Thursday April 6 The days pass very uneventfully. The presence of so many troops limits the scope of our activities. To-day we saw the only ship we have seen since leaving Halifax - a three-masted schooner with every inch of canvas set, running before the wind westward. Have been doing some fancy rolling yesterday & to-day but all our bunch have got their sea-legs perfectly now. No one at our table has missed a meal yet, though I did with a roll & some coffee for one the second day out. There are six of us at table - Graham, Sutherland, and McCarter were "meds" before the war, Wood who hails from Kamloops was a School of Science man, and Skilling a 1915 Victoria man with theological intentions. McCarter is a Dawson City man. We make quite a cosmopolitan group.
Saturday All parades were called off yesterday, & orders were for all to wear life-belts after 9.00 a.m. this morning. We have just been met by four destroyers who are circling around us in clouds of spray - an inspiring sight.
5.30p.m. Have just sighted the Irish coast. 6.30 p.m. off Fastnet Light.
This evening our sailor friend Maddock, who told us about the Falkland Island fight gave us an account of the naval actions in the Dardanelles, in which he also took part. Very interesting indeed.
Sunday Up the Irish Sea, occasional glimpses of the Welsh coast. About 3.00p.m. took on pilots and entered the Mersey. The other boats docked ahead of us, however, & it was not till after dark that our turn came. Then we O.T.C. men found ourselves scheduled for the last train and were kept squatting or pacing on deck until after 1.00a.m.
Monday Spent the "wee small hours" curled up in the dinky little coach of the dinky little train that was whirling us to London at 50 miles an hour. I had a very good idea of what an English "coach" was like except for the size. Why, I nearly bumped my head on the roof, and stuffy! America might well learn from England in the matter of road-beds and safety, but when it comes to rolling stock--!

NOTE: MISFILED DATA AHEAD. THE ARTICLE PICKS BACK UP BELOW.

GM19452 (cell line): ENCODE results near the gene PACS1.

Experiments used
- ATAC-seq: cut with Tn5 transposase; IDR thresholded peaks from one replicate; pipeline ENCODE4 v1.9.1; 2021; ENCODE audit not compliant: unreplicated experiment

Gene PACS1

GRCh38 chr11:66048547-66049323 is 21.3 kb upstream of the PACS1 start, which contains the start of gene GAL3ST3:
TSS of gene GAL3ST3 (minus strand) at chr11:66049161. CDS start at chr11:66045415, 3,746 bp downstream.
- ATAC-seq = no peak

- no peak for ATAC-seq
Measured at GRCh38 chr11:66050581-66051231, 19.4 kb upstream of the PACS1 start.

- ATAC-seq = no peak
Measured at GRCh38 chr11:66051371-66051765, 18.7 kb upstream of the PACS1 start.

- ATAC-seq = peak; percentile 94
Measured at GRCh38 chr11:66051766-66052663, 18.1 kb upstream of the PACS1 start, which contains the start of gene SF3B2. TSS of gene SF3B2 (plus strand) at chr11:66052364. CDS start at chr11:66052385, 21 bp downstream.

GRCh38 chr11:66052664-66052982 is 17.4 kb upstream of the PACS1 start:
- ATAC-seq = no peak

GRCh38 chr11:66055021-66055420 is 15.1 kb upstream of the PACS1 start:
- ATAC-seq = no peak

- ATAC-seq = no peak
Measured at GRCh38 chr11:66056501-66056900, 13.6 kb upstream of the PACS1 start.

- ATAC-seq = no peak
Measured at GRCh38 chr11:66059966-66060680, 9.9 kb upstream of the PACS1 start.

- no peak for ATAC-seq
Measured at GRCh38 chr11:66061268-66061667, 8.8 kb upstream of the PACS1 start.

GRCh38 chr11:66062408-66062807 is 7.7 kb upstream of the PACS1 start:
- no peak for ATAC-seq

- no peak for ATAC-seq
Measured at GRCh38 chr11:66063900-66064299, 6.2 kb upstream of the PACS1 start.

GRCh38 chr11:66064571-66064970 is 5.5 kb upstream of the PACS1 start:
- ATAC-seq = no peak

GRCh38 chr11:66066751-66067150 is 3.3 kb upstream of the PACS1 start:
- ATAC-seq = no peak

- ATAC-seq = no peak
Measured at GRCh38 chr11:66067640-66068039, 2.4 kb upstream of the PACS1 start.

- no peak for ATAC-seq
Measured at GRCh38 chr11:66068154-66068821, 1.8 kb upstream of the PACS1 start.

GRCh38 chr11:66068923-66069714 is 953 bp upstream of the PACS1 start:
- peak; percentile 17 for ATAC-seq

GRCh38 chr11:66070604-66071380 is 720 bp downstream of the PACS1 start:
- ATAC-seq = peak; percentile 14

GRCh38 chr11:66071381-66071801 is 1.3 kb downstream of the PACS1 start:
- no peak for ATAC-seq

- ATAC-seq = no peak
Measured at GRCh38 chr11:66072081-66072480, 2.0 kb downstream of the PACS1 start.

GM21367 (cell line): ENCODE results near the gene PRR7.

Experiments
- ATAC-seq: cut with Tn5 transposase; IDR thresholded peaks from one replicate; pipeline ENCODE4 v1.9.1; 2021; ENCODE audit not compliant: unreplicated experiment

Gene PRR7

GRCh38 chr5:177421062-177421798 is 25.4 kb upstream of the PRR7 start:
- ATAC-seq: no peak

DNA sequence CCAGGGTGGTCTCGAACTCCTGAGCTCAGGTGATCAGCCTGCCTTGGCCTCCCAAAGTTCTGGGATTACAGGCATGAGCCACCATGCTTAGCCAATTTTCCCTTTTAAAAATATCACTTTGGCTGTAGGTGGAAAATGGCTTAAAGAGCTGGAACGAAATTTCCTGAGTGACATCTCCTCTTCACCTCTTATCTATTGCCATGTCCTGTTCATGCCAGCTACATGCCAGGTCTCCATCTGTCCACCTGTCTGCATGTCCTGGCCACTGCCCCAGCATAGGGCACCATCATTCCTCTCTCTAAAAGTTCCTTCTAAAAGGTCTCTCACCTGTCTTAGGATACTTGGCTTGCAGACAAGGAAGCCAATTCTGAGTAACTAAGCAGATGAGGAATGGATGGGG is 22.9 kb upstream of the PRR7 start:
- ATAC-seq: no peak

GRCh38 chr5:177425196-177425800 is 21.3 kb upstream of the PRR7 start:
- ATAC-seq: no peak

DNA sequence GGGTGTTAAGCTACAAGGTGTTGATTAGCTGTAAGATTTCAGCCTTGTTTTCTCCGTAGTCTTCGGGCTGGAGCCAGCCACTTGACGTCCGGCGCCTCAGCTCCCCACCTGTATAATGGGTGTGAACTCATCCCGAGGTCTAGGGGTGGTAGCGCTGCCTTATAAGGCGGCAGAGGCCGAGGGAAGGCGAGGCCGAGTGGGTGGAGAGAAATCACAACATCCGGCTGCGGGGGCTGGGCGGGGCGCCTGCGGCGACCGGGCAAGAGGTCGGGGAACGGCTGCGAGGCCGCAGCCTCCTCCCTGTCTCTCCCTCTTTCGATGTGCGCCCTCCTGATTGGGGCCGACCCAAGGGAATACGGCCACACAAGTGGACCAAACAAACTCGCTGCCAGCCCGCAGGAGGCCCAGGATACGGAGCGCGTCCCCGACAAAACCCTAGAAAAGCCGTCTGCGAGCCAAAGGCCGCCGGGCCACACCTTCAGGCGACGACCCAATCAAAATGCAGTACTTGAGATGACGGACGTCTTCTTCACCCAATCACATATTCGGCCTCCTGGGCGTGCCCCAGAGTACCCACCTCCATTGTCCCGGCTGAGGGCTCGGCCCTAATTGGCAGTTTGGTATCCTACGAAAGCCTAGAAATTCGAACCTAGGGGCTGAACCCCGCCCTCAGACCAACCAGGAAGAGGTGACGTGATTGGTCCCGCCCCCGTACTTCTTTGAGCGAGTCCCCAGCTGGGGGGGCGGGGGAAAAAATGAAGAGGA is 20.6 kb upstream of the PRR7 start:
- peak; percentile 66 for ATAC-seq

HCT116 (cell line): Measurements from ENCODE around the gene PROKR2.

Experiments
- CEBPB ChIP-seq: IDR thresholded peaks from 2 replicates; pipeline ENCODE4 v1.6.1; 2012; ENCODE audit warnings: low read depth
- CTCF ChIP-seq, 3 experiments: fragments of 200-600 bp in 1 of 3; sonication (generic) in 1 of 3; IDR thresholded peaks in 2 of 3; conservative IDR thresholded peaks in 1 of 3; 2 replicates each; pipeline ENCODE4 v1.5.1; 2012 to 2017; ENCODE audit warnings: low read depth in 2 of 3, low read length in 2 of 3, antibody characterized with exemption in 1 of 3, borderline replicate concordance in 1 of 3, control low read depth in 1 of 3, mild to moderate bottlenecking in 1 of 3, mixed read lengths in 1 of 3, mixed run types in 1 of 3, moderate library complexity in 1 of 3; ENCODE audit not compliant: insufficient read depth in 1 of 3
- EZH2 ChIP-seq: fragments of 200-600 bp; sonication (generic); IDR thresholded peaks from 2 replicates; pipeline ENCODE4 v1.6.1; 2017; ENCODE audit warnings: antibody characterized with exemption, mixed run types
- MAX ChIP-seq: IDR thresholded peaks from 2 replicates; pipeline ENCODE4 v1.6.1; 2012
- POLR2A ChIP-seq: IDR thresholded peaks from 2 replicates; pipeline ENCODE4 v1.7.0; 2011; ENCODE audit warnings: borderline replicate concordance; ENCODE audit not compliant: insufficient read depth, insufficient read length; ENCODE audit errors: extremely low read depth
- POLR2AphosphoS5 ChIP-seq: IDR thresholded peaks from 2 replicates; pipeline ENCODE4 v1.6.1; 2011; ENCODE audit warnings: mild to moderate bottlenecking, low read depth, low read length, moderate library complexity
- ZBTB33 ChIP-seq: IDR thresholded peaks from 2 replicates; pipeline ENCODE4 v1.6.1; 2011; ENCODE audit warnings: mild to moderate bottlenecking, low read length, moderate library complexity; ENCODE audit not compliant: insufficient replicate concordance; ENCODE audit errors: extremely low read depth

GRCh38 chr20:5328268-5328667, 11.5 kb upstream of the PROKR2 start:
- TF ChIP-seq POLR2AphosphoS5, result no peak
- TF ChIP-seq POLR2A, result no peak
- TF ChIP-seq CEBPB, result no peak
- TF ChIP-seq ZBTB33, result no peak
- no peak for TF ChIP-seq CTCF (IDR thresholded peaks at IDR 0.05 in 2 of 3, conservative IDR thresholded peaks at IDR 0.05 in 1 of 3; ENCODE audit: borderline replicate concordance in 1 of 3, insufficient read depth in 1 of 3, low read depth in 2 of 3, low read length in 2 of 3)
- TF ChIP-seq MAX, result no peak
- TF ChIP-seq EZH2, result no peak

We were sorry not to have the whole of our trip across England by daylight. We were glad, however, to get what we did of the the beauty of the English country-side. The hedges have not yet put on their green conspicuously; but what we saw gave us a foretaste of what a few weeks will bring.
Reached London 9.00a.m. and came to the Imperial Hotel on Russel Square where I now write. After breakfast and a shave, Skilling & I hailed a bus for the Strand. The fair conductor showed her nervousness on the job when we asked the rate to the Strand, by exclaiming with delightful frankness and accent: "I haven't the faintest idea." S. Helped her out by suggesting a penny, which subsequent experience proves correct. The easy way in which she ignored her ignorance struck me as typically English
It didn't seem to phase her a bit to ask a man whether his fare was 5 d. or 4 1/2d. He was honest, and said it was 5 d. We got off at the Strand and walked to Trafalgar Square to pay our respects to the Admiral; then back along the Strand, past St. Paul's to Lombard St. where S. had some business to look after. We lunched thereabout, and blew another penny a piece to get back to the hotel by two o'clock. Owing to some hitch in the proceedings we were kept hanging around the Winter Gardens most of the afternoon. Porter & I went for a stroll and supped at an A.B.C. shop a few doors along Southampton Row.